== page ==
The vast majority of transgender sexual assault survivors who responded to FORGE's 2005 survey were first assaulted as children or youth.22 Many transgender people first realize they do not identify with their assigned gender when they are young.23 This is not a coincidence and may make it harder for survivors to figure out which came first and whether one influenced, mediated, or even caused the other. Respondents came down on all sides of the question24:
Being raped did not make me attracted to lesbians. Nor did it make me trans. Providers should know that and not say so or imply it. Even noting that many women who are abused "become" lesbians or that many lesbians have been abused in such a way is rather offensive and kept me from going to a gyn[ecologist] for some time.
I kept blaming things on trauma from the rape that were really trans-related. But, I can see how that could be a hard call to make dealing with a queer teenager that was raped at 8 years old.
I'm afraid to go anywhere for help, because they will say my transgenderism is related to abuse, or that I somehow egged it on by being a freak. I do not want to have it affect my ability to rightfully claim my own identity. I was transgendered before I was ever abused, but I don't think they will understand.
I don't know if this was a negative impact or not, but several of the mental health providers whom I saw suggested that my sexual and/or gender ambiguity was caused by the sexual abuse. I bought that at first. I don't believe that to be true anymore. I've healed from the sexual abusetrulyand I remain sexually/gendered ambiguous. This is just who I am. Maybe more sensitivity in the fact that gender identity does not have to be a direct result of sexual abuse. It can just 'be' and should not just automatically be thrown in as being the same issue.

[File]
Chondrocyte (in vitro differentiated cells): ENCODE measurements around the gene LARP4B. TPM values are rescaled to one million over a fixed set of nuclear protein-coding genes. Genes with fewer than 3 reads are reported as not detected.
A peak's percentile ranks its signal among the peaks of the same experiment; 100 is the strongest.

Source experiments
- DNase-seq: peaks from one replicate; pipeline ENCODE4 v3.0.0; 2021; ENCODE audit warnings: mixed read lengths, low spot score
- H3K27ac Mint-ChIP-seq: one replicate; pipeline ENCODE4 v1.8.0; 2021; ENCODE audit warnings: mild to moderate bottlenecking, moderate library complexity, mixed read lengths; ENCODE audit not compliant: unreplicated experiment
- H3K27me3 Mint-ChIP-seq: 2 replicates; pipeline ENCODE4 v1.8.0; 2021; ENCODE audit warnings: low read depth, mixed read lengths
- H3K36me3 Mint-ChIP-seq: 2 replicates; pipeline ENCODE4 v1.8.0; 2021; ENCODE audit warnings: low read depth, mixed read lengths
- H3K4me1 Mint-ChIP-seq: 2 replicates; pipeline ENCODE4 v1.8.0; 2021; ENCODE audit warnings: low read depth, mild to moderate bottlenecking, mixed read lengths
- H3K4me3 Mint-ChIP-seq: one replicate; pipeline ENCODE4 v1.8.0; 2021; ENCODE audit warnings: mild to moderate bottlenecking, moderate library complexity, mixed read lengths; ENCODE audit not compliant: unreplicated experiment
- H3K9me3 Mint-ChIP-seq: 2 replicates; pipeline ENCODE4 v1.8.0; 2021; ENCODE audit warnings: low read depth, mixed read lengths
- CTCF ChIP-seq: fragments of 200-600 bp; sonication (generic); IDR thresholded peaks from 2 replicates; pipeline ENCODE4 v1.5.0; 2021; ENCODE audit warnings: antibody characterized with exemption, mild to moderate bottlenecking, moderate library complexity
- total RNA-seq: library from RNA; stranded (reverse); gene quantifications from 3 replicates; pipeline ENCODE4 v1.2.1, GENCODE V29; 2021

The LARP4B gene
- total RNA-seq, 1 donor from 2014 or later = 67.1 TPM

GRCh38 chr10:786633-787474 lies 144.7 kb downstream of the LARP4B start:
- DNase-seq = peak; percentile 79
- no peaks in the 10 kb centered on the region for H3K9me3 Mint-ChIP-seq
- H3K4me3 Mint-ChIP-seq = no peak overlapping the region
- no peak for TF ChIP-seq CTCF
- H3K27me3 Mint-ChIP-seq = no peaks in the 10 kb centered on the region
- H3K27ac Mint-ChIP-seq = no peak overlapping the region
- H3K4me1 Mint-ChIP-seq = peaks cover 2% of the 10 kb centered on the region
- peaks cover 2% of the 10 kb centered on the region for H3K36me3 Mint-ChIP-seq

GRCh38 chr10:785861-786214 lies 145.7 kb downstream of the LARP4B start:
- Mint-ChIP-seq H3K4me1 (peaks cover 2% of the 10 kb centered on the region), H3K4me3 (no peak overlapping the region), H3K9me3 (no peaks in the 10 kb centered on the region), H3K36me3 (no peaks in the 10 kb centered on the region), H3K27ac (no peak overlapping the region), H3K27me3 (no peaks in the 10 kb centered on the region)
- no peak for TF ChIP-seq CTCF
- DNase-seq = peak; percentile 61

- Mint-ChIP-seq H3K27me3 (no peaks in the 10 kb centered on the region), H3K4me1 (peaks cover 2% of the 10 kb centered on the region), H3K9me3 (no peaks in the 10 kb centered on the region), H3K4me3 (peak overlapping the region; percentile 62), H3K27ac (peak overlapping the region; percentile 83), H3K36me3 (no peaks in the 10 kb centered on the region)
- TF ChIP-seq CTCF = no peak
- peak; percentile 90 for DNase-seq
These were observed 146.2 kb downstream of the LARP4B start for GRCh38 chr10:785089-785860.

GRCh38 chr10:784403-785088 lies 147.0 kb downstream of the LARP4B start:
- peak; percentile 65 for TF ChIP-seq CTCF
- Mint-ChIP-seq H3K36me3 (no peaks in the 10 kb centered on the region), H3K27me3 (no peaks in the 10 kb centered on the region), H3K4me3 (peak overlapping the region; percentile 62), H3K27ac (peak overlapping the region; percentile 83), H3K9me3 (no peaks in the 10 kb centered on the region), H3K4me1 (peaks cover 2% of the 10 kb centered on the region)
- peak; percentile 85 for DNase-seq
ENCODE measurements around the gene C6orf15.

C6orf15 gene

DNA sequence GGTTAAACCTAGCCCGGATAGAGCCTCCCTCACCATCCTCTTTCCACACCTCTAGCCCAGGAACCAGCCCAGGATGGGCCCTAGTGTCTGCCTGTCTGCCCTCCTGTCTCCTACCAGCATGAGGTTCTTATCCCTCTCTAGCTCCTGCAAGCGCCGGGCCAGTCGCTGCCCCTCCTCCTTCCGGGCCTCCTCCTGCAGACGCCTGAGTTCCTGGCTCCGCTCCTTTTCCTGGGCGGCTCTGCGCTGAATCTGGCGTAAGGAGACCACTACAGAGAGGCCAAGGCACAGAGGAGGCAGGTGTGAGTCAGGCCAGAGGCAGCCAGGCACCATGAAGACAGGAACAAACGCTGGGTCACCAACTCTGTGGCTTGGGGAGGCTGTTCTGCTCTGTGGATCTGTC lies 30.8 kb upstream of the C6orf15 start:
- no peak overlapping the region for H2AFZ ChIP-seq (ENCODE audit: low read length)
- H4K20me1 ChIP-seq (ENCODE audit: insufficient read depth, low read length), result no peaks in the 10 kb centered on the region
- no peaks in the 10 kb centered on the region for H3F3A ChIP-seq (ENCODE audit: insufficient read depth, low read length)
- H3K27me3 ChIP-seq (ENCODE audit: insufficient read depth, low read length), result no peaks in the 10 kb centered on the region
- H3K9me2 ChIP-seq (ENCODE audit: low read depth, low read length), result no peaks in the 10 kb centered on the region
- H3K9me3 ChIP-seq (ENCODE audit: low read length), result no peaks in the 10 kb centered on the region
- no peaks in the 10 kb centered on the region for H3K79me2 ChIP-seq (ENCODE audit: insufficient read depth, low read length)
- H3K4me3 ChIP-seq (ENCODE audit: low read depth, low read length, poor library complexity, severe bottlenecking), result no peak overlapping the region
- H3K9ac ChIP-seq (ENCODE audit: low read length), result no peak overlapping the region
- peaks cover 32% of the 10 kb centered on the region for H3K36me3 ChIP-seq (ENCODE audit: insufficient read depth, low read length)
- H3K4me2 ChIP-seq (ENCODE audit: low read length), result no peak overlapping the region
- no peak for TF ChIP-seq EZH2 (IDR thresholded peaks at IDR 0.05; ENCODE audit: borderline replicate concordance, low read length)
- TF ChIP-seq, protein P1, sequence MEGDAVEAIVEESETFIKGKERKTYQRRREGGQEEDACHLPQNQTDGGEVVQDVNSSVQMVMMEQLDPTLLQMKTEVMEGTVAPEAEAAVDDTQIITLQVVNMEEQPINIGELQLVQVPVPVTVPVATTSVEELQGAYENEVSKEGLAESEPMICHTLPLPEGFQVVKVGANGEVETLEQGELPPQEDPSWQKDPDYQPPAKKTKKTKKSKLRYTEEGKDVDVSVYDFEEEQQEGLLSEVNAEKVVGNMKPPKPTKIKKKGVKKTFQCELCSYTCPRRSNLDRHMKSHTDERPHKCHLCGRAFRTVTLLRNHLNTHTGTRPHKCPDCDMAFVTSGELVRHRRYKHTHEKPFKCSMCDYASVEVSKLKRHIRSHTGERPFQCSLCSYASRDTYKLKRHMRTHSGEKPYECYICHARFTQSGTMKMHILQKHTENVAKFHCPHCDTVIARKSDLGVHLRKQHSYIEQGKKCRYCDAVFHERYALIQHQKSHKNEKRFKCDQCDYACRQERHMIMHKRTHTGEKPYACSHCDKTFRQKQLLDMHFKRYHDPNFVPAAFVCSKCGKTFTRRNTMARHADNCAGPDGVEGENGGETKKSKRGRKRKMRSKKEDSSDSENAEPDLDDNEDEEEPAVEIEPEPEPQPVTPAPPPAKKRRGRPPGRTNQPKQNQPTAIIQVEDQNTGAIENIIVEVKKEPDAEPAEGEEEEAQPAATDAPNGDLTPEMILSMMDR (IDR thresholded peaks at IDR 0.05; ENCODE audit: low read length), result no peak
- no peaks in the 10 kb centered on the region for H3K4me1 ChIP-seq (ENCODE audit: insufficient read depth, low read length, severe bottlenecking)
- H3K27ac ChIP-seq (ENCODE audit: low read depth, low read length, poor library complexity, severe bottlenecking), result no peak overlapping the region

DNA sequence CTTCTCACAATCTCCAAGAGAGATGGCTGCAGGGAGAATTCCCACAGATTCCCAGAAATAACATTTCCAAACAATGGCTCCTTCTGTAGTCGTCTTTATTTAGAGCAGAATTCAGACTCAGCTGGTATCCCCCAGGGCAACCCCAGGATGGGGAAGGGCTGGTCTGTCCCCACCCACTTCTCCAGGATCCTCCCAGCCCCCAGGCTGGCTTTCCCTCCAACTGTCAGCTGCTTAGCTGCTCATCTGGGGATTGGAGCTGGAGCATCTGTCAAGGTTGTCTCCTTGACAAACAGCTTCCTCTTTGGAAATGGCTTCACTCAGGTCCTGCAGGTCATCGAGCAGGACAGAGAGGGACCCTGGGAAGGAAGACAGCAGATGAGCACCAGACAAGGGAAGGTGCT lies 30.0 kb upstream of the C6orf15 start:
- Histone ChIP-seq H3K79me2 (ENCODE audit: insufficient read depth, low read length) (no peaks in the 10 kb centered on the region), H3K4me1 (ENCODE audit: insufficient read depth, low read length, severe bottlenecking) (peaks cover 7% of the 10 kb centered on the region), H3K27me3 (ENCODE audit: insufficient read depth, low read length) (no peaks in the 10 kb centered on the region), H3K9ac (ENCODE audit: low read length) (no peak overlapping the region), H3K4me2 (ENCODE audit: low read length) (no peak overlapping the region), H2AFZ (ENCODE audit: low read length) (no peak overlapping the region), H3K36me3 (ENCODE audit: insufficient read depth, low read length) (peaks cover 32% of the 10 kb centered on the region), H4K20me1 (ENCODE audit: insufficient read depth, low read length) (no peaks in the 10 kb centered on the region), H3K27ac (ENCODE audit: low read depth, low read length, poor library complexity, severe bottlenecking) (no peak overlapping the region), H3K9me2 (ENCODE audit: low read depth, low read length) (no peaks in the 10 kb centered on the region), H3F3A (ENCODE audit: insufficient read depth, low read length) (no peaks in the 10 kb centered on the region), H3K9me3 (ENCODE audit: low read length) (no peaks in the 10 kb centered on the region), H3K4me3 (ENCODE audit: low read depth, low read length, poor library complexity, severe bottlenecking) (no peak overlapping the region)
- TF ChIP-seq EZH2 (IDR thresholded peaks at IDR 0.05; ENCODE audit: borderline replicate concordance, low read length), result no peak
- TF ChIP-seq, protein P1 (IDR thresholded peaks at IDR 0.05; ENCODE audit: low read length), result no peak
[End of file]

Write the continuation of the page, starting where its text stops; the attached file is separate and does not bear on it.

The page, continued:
I understand that my gender dysphoria arises from the childhood abuse. I had researched this area fairly carefully, and if useful, I have literature suggesting abuse as a possible cause of gender dysphoria.
Studies have shown that lesbian, gay, bisexual, and transgender people are more likely to be sexually assaulted in childhood than heterosexual and non-transgender children.25 It is unclear whether perpetrators were reacting to some gender-related cue and assaulted these children because of it, whether gender insecurity made the children more vulnerable, or whether the attack was meant to "teach the child a lesson."26 One child abuse survivor said that gender identity was a factor in not reporting the abuser: "By me putting up with it, I thought it would help me to be 'normal,' not transgendered or lesbian."27